Money is often hard to come by and harder still to discuss. It’s too personal, too loaded, an all-round social minefield – especially for women, it seems, who often tiptoe around the subject.
But no-one wins if 51 per cent of the population count themselves out of discussions about savings and investments, especially when you consider they can be left to make major financial decisions about their own lives and those of significant others.
Women generally live longer than men, and they are more likely to take time out of their lives to care for children and elderly relatives. These are two key financial ‘pressure points’ where it pays to be confident.
There is no shortage of responsibility placed on women, but research tells us 40 per cent of women say they find dealing with money "overwhelming". When you consider how personal circumstances can often leave women isolated, a more accurate term might be "stressed".
Picture a woman in her sixties, say, newly widowed and left to figure out if the couple’s life savings are anywhere near enough to afford up to 30 years of living expenses.
Or imagine a woman left to negotiate her way through a divorce and property settlement if she had until then relied on her spouse to make all the financial decisions.
Both dreadful scenarios, but quite typical, and far more terrifying for anyone who has previously left decisions about money to someone else.
In last year’s ANZ Financial Wellbeing survey women scored 57 for financial wellbeing, whereas men scored 61.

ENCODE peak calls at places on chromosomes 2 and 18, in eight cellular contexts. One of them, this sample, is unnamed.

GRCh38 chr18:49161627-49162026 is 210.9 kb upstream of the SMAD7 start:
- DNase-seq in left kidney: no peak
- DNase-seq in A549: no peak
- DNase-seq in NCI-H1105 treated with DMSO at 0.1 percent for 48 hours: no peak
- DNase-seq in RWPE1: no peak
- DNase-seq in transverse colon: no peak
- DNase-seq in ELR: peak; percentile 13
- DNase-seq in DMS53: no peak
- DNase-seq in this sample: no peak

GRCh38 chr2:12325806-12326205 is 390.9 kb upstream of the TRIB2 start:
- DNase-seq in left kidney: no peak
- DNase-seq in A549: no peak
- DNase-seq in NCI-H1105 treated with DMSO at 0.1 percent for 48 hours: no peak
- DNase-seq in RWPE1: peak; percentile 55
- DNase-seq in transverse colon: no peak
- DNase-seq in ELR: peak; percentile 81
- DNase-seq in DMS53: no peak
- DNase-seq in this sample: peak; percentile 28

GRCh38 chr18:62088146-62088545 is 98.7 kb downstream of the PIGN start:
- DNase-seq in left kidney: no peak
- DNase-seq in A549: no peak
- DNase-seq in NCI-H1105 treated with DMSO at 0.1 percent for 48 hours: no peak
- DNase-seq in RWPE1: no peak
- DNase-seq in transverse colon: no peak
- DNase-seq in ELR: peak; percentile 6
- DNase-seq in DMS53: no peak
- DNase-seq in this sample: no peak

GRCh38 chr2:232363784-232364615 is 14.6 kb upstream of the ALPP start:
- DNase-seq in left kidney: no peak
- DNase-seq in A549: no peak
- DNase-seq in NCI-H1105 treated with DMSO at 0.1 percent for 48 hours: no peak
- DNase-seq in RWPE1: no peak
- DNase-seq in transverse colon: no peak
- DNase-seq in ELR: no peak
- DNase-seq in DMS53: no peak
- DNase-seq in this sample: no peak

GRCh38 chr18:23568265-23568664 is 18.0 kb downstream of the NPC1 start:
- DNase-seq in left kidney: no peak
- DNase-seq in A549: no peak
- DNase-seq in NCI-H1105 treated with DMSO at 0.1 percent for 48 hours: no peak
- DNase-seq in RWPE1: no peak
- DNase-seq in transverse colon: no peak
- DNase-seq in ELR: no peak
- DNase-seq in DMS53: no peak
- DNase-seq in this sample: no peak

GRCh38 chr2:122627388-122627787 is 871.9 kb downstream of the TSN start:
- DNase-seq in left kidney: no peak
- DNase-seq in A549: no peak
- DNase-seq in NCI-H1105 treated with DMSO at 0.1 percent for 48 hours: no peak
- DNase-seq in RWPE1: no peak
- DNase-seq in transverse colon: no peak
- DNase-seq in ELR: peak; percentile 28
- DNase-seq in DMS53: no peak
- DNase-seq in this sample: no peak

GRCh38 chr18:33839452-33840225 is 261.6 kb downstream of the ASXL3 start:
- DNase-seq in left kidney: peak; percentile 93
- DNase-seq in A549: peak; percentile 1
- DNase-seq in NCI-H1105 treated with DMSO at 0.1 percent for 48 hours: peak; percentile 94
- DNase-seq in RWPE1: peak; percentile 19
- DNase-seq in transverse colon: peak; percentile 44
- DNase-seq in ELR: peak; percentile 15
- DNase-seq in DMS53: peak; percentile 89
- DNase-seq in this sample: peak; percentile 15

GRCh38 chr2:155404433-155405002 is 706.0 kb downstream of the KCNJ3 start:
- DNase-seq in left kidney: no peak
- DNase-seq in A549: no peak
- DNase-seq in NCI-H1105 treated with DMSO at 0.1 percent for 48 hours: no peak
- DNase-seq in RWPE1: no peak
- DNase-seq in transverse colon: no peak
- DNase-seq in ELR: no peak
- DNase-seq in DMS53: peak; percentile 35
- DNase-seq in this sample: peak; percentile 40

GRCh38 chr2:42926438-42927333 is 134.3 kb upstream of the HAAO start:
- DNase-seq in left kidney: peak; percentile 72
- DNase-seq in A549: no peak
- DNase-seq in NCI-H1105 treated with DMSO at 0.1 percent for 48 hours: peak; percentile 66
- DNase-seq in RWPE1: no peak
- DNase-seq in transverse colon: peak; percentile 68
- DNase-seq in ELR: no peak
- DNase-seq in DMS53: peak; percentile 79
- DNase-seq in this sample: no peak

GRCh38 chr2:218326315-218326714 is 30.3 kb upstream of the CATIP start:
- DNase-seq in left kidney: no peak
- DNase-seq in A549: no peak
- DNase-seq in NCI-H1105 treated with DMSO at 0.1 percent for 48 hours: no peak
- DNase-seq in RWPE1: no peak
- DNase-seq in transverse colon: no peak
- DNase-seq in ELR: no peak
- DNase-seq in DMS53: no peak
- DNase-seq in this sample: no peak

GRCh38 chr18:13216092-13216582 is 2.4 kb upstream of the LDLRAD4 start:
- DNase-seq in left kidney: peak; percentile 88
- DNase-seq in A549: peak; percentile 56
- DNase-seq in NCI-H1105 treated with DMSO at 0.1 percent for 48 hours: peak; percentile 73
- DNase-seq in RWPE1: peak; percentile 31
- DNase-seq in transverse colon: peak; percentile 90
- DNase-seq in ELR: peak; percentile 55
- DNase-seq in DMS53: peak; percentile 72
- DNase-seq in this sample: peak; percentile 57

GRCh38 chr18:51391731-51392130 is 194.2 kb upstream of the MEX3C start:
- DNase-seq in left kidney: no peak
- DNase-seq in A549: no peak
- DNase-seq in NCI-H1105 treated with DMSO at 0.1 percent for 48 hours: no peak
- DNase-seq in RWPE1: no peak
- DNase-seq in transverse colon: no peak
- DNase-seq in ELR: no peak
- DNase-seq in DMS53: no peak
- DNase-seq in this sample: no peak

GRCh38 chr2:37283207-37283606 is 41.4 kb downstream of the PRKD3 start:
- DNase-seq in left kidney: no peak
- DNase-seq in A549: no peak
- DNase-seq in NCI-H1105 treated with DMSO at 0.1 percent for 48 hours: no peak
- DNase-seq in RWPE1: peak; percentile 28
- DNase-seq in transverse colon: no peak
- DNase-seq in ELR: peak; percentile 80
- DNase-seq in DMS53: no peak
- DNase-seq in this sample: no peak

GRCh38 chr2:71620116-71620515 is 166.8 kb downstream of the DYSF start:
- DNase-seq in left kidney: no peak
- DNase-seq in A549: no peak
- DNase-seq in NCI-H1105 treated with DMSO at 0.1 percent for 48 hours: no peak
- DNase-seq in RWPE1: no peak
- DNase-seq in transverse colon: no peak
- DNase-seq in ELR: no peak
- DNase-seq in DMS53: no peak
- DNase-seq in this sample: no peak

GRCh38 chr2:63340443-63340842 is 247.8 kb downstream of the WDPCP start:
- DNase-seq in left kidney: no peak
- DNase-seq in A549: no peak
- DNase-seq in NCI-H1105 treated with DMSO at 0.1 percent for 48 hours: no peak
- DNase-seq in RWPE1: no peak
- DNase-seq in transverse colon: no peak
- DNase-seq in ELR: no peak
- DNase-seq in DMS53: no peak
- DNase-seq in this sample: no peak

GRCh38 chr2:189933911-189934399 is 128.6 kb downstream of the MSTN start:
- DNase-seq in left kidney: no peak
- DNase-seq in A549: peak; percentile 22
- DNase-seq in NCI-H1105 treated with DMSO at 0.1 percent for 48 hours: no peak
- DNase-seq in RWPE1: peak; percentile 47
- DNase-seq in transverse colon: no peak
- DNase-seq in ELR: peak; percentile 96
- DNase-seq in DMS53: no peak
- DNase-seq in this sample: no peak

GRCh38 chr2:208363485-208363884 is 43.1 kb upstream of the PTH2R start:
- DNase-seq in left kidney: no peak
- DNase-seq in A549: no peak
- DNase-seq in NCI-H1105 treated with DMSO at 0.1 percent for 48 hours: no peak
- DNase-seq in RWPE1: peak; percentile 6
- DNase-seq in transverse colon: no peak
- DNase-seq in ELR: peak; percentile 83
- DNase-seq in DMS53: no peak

These numbers matter. The ANZ survey also found women accounted for 59 per cent of those who were struggling to meet day-to-day commitments, who were not feeling comfortable with their financial situation and had who little financial resilience for the future.
That’s why women have been identified as a priority audience in the National Financial Literacy Strategy and why the Australian Securities Investments Commission’s MoneySmart website is launching a series of video interviews featuring high-profile women speaking candidly about their experiences with money.
For many women the risk of austerity is far more evident at the other end of life.
At retirement, women have about half the super balance of men - $230,907 versus $454,221. Plenty of couples will survive on pooled resources, of course, but the gap between the super balances is a statistic no woman should ignore.
Women also need to talk about the lessons they’ve learned about money. In her interview social commentator and Fairfax Media columnist Jane Caro talks about the value in mistakes.
"I got involved in a bad investment when I was young," she says.
"I felt like a fool and that I was no good with money but what I would say now is those are recoverable from. Learn from it … sometimes that’s the way it goes."
Caro’s not alone in struggling with major financial decisions early in life: 85 per cent of women under 35 don’t understand fundamental investment concepts and 77 per cent of women under-35 don’t know the value of their super.
Actor and radio host Kate Ritchie, TV presenter Faustina Agolley and businesswoman Sarah Moran also share stories about the daily management of money, the importance of planning for the future and the stepping stones they took (or tripped on) to making informed decisions.
For Ritchie, an early investment decision is one of the best she says she’s ever likely to make.
Women need to share these stories, good and bad. Life throws us challenges, and our financial acumen needs to be up to the challenge.
To face the major money events in life they need to be able to plan past the day to day, including retirement and beyond. For some women this will mean coming to grips with fundamental investment concepts – or asking for advice when the time comes.
A survey by ASIC showed 77 per cent of women say they don’t understand the risk-return trade-off and 75 per cent say they don’t understand the concept of diversification. That needs to change.
The more we talk about money, the more women will be part of money conversations and have the information they need to be in control of their financial lives.
Cathie Armour is a commissioner at the Australian Securities and Investments Commission